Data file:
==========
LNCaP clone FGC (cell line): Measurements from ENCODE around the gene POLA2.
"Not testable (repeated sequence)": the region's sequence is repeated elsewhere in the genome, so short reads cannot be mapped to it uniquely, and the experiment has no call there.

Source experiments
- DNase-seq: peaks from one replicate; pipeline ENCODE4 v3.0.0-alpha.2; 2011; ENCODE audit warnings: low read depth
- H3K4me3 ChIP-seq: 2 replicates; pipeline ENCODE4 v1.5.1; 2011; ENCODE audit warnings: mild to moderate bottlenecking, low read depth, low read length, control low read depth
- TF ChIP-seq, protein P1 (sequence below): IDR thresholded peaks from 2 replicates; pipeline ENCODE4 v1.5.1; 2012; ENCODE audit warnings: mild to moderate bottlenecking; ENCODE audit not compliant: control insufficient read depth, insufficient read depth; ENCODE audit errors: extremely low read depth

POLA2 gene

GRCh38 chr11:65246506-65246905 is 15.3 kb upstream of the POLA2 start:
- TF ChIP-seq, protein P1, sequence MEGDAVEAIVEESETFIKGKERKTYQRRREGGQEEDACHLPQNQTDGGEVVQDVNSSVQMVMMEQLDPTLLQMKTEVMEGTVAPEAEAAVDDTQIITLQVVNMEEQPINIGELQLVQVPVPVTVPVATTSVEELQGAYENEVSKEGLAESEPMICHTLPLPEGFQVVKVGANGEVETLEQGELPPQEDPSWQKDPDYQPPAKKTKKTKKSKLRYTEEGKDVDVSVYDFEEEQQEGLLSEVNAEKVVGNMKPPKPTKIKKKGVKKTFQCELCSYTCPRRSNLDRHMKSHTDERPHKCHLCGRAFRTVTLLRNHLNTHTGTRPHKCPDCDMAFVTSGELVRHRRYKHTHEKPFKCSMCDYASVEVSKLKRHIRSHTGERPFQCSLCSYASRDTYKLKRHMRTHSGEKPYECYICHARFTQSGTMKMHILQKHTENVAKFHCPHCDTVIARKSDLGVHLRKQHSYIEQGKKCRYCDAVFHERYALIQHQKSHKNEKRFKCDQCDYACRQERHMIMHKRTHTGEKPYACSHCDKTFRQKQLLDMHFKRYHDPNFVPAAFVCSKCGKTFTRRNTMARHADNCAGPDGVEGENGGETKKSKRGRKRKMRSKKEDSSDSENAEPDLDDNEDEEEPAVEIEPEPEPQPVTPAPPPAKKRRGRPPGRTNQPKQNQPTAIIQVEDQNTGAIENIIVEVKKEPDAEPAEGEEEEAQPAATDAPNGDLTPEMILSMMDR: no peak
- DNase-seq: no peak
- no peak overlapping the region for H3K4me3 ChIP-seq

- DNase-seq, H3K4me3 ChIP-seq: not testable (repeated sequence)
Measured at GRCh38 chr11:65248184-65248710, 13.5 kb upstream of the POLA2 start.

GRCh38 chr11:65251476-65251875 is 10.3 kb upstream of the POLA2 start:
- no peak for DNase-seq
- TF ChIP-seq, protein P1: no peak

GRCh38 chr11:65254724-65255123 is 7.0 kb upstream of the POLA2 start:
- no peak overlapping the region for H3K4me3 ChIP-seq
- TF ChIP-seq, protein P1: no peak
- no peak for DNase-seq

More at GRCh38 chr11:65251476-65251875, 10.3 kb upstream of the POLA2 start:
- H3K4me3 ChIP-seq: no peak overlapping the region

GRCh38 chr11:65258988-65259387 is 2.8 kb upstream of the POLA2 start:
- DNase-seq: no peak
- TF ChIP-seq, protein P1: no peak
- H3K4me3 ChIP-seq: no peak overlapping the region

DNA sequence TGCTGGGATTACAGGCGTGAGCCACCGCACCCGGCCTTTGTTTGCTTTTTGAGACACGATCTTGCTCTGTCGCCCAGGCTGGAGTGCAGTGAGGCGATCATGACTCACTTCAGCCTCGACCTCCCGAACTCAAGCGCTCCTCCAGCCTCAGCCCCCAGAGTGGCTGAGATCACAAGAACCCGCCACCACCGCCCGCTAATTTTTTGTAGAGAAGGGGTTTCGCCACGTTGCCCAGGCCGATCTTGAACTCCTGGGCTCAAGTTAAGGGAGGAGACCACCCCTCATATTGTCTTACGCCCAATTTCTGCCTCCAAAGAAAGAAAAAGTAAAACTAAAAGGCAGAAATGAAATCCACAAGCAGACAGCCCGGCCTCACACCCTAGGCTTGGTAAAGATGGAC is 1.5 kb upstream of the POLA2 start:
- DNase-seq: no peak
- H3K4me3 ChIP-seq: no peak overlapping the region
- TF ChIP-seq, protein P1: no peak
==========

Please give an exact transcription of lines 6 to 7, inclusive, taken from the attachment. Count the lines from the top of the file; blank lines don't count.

- TF ChIP-seq, protein P1 (sequence below): IDR thresholded peaks from 2 replicates; pipeline ENCODE4 v1.5.1; 2012; ENCODE audit warnings: mild to moderate bottlenecking; ENCODE audit not compliant: control insufficient read depth, insufficient read depth; ENCODE audit errors: extremely low read depth

POLA2 gene